subsequent levels are the base cost times the target construction
level. For instance, building roads in a province with plains terrain type
has a base cost of 2GB. Building a road(1) in a province, therefore, costs
2GB. Building a road(2) in that same province will cost another 4GB for a
total of 6GB. A road(3) will cost an additional 6GB.
Construction of a building project takes place at 1d6GB per action
round. If a regent dedicates his personal time to the construction effort
construction progresses at double (2d6GB/month) that pace. Each month,
whether the regent is supervising the construction or not a success roll
must be made. Failing the success roll means no progress was made and the
GB spent that month are lost.
Some examples of possible uses of the Building action are:
Aqueduct/Irrigation System: An aqueduct brings water into a province
where it is needed, increasing the settlement potential of a
province. Each level of aqueducts in a province adds +1 to its maximum
Base Cost: 4GB.
Bridge: A bridge allows troops and trade routes to ignore the movement
modifiers of rivers or chasms and can make otherwise impassible terrain
features easily bypassed. Moderately sized rivers double the cost of the
bridge required to cross them, while a large one doubles it again, and a
great river doubles it yet a third time.
Bridges have a base cost of 2GB. Stone bridges have a base cost of
6GB. Stone bridges are considered "fortified" for the purpose of being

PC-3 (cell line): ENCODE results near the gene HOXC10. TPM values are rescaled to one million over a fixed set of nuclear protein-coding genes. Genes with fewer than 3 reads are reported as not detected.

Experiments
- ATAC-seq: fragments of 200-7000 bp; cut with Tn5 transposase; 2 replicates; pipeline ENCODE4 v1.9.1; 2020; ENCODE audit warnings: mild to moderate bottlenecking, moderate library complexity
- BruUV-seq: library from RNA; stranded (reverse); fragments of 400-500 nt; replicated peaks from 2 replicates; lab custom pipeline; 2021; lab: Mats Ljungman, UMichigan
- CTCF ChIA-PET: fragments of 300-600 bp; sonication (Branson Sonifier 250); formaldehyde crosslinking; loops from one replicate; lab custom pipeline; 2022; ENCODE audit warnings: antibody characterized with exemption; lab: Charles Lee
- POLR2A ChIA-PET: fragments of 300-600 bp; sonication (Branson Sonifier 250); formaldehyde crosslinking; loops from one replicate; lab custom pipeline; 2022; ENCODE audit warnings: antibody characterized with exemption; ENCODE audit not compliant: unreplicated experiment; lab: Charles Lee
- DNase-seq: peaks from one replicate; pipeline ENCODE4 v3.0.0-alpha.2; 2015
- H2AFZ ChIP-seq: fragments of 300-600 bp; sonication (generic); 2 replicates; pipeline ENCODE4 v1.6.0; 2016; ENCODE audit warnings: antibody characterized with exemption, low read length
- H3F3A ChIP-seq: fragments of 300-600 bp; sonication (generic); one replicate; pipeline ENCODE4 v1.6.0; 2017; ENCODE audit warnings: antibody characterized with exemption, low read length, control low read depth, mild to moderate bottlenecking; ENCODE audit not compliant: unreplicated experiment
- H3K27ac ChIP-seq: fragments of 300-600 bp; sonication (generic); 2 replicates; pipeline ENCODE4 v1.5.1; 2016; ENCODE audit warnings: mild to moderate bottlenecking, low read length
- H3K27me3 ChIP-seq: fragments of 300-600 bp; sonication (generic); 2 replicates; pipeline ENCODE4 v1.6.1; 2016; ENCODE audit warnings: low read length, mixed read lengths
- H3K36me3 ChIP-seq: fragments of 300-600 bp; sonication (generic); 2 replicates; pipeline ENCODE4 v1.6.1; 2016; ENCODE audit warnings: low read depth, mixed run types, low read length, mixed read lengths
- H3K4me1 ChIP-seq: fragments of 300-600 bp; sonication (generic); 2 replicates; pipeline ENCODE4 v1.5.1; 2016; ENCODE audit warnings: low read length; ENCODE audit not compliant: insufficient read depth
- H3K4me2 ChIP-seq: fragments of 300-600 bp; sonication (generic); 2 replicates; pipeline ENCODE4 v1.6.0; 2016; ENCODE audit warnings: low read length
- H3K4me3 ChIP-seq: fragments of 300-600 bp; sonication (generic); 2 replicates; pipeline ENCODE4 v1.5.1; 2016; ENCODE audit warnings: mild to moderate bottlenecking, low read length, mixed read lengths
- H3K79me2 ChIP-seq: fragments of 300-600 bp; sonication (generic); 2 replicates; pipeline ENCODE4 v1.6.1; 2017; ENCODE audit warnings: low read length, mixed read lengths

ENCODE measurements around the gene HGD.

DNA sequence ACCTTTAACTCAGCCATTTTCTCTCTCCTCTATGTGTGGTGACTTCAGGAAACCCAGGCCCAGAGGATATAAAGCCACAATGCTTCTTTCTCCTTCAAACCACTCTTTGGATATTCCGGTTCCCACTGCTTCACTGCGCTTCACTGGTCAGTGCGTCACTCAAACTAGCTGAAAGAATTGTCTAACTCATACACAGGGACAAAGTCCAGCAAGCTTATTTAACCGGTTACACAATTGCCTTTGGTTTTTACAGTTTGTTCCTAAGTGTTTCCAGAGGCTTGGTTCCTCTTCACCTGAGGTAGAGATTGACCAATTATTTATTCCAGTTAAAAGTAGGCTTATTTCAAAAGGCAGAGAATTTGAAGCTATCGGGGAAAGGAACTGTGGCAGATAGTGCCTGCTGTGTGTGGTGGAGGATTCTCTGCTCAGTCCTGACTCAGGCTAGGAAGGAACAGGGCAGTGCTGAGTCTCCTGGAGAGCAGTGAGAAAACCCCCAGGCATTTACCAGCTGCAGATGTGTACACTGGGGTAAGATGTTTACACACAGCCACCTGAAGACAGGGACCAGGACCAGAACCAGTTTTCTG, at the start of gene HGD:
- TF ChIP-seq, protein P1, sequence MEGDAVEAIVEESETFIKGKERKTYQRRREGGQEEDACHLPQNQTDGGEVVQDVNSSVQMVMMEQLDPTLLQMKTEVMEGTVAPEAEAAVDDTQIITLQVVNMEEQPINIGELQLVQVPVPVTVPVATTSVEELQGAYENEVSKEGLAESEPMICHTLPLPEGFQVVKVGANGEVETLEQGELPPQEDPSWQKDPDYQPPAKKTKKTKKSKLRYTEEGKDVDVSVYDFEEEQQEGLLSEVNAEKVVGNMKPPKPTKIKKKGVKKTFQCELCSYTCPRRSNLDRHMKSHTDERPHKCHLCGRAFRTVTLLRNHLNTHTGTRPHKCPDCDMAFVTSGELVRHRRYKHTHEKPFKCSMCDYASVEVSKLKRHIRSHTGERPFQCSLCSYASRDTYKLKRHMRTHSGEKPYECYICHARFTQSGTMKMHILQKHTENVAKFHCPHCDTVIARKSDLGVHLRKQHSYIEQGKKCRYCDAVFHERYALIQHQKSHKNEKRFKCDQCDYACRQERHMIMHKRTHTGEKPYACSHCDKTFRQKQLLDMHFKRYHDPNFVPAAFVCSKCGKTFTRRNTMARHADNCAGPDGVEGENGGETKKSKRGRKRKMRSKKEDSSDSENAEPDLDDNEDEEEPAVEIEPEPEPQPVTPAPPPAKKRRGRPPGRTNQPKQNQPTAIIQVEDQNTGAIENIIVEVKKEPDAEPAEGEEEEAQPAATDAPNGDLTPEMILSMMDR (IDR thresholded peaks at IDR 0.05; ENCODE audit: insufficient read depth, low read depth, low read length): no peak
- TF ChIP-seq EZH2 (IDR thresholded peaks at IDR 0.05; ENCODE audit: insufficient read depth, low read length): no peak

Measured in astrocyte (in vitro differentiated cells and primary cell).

reduced by troops occupying a province.
Building: There are many structures that a regent might want to build
outside of the standard domain rules. Buildings can represent vacation
homes, a dining hall, etc. are all buildings that can be constructed by a
regent. Building costs can vary widely. At the DM`s discretion some
buildings may provide a one-time modifier on the performance of certain
domain actions. Building homes for recent immigrants, for instance, might
provide a +1 modifier for a Rule action in a single province. As a general
guideline spending 1GB will give a +1 modifier, 3GB a +2 modifier, 6GB a +3
Channel: A channel can allow watercraft access to areas they normally
would be unable to reach, effectively allowing for waterborne trade and
troop movement to provinces that would normally be considered
landlocked. Channels must be dug over relatively level ground and have a
base coast of 5 GB times the terrain modifier for the province.
Dam: Dams can serve many purposes. They can be used to provide flood
control, supply water in times of drought, regulate irrigation for crops,
and as a source of energy to drive mills and machinery. The reservoir
behind a dam changes the ecology of the region, forming an artificial lake
or reservoir. Significantly sized dams can alter the navigation of the
waterway by allowing for larger vessels, and may even alter terrain
description of a province to include the "lakeside" terrain type.
The cost of a dam depends on the size of the river it is meant to
stem. Damming a small river to create a dam(1) costs 10GB and creates a
medium sized waterway behind the dam. The province in which the dam is
located, or one province on either side of the dammed river if the river is
on a border gains the lakeside terrain type. Damming a medium sized river
by building a dam(2) adds the lakeside terrain type to both provinces on
either side of the province that has the dam and one or two provinces up
river from it.
Unlike other types of construction the dam has no effect until it is
large enough to block the entire river that the dam contains. That is, a
dam(1) has no effect on a medium sized river. It isn`t until the dam(2) is